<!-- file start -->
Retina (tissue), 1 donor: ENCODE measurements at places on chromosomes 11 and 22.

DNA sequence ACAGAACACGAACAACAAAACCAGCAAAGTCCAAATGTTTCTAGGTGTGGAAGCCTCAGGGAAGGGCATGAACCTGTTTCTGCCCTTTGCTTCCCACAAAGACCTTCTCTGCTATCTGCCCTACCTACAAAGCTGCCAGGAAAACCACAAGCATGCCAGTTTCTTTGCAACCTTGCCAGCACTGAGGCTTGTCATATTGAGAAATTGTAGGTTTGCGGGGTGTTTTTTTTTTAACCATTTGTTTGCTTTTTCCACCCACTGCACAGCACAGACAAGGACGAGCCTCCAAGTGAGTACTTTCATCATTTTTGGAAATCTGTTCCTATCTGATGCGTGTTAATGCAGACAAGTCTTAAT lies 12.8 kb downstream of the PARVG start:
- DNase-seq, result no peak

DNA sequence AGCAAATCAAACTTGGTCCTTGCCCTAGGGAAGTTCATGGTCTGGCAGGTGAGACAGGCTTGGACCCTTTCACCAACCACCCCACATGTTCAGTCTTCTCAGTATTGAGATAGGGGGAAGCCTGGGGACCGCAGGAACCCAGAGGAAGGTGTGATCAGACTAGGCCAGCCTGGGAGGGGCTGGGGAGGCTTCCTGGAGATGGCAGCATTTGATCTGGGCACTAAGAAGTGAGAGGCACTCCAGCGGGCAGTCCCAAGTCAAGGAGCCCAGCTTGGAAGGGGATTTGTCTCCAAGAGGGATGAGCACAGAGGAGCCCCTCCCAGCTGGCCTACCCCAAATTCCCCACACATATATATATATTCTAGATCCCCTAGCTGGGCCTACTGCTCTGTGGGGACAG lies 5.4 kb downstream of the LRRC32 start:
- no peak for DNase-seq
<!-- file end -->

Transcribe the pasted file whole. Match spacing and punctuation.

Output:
Retina (tissue), 1 donor: ENCODE measurements at places on chromosomes 11 and 22.

DNA sequence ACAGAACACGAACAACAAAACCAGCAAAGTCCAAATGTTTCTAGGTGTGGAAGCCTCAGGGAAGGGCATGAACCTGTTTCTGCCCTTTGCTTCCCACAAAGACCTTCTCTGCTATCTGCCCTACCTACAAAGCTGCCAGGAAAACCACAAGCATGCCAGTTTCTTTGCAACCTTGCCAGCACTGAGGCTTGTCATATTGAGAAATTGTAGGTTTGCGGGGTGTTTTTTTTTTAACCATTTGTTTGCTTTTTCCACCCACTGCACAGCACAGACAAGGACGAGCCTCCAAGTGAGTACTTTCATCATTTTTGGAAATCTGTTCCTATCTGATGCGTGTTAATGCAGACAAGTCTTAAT lies 12.8 kb downstream of the PARVG start:
- DNase-seq, result no peak

DNA sequence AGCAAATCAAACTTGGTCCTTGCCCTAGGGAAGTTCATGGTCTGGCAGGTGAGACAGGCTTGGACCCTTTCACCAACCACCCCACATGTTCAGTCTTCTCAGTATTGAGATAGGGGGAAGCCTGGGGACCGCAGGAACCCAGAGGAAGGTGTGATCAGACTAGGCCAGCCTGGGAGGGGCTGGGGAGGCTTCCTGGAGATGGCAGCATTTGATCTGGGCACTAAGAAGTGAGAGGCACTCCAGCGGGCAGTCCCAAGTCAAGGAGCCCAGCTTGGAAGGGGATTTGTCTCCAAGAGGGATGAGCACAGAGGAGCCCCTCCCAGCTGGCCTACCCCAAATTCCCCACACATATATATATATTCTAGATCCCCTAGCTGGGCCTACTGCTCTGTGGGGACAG lies 5.4 kb downstream of the LRRC32 start:
- no peak for DNase-seq